"Mr. Jefferson's Stature Was Commanding . . ."
Recalled namesake grandson Thomas Jefferson Randolph:
"Mr. Jefferson's hair, when young, was of a reddish cast; sandy as he advanced in years; his eye, hazel. . . . Mr. Jefferson's stature was commanding -- six feet two-and-a half inches in height, well formed, indicating strength, activity, and robust health; his carriage erect; step firm and elastic, which he preserved to his death; his temper, naturally strong, under perfect control; his courage cool and impassive . . . . it was remarked of him that he never abandoned a plan, a principle, or a friend."
"His Dress Was Simple"
Jefferson's granddaughter Ellen Wayles Randolph remembered his daily attire:
"His dress was simple, and adapted to his ideas of neatness and comfort. He paid little attention to fashion, wearing whatever he liked best, and sometimes blending the fashions of several different periods. He wore long waistcoats, when the mode was for very short; white cambric stocks fastened behind with a buckle, when cravats were universal. He adopted the pantaloon very late in life, because he found it more comfortable and convenient, and cut off his queue for the same reason. He made no change except from motives of the same kind, and did nothing to be in conformity with the fashion of the day. He considered such independence as the privilege of his age."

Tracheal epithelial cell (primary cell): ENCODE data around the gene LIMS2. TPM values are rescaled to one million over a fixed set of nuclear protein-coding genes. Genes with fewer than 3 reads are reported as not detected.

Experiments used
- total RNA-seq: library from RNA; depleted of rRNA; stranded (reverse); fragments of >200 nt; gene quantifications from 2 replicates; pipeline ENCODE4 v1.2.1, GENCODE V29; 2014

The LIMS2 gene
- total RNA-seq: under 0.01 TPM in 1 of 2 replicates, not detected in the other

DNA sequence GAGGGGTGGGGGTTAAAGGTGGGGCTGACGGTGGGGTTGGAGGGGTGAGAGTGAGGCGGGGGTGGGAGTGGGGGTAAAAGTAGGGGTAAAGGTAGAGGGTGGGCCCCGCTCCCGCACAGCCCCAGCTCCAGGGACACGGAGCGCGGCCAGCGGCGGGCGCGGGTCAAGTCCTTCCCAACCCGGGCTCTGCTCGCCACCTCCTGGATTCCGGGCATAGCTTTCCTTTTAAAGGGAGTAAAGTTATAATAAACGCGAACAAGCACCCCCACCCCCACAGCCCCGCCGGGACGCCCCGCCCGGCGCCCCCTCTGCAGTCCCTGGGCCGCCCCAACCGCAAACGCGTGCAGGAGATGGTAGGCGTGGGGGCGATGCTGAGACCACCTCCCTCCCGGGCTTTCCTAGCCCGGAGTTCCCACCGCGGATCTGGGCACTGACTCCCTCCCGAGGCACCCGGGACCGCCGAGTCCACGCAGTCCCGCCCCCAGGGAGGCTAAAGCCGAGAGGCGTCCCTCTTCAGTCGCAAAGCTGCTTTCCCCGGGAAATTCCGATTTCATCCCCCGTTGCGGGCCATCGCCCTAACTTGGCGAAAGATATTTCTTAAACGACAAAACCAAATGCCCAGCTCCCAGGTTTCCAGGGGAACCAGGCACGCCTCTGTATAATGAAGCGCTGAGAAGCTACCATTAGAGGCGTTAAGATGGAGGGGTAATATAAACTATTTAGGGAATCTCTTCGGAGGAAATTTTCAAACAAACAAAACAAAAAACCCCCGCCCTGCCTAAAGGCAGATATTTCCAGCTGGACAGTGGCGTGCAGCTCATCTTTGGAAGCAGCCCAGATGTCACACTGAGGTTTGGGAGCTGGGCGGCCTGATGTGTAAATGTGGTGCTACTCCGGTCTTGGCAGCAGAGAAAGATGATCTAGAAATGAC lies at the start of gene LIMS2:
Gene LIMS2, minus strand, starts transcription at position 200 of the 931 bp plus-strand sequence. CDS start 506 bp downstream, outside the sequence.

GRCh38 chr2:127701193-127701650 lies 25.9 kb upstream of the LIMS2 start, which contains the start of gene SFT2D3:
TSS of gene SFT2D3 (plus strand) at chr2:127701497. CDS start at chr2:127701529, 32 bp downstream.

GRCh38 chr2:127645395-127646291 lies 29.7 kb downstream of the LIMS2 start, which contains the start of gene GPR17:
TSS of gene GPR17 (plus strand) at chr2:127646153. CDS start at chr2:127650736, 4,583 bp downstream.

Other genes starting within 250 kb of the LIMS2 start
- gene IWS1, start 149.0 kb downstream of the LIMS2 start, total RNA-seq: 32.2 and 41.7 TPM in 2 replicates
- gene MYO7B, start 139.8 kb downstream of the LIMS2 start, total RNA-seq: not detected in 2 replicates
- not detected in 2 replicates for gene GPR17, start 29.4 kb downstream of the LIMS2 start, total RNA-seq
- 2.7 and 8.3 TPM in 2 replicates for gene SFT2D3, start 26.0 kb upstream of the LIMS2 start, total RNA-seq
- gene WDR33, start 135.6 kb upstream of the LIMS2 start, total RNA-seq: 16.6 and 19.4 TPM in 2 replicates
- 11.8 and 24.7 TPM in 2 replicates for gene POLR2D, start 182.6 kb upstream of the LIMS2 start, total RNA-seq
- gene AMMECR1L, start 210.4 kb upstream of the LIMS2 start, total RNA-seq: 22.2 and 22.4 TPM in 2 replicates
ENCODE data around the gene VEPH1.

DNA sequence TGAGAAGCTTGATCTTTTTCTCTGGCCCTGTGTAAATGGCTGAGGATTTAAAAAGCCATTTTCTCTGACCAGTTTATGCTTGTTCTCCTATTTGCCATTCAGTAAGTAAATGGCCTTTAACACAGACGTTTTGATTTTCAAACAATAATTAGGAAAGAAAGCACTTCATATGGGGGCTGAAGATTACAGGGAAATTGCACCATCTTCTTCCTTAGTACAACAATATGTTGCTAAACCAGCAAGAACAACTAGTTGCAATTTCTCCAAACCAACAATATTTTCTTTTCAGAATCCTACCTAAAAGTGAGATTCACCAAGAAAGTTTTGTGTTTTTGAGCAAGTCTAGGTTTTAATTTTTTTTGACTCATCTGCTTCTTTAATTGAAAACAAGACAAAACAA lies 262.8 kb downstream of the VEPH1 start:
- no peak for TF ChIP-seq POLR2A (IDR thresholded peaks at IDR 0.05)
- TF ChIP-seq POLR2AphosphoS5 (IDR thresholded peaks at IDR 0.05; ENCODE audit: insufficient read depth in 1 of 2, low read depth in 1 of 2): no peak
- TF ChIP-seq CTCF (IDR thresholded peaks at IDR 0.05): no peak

These excerpts, and others which portray Jefferson's private life, may be found in Sarah N. Randolph's The Domestic Life of Thomas Jefferson. The editor was Jefferson's great-granddaughter.
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- Copy of the second life portrait of Jefferson (1805) by Rembrandt Peale.
- Underwaistcoat with sleeves, owned by Jefferson. Photographed by Hans Lorenz, courtesy Colonial Williamsburg Foundation.
- Riding boots owned by Jefferson. Photographed by Edward Owen.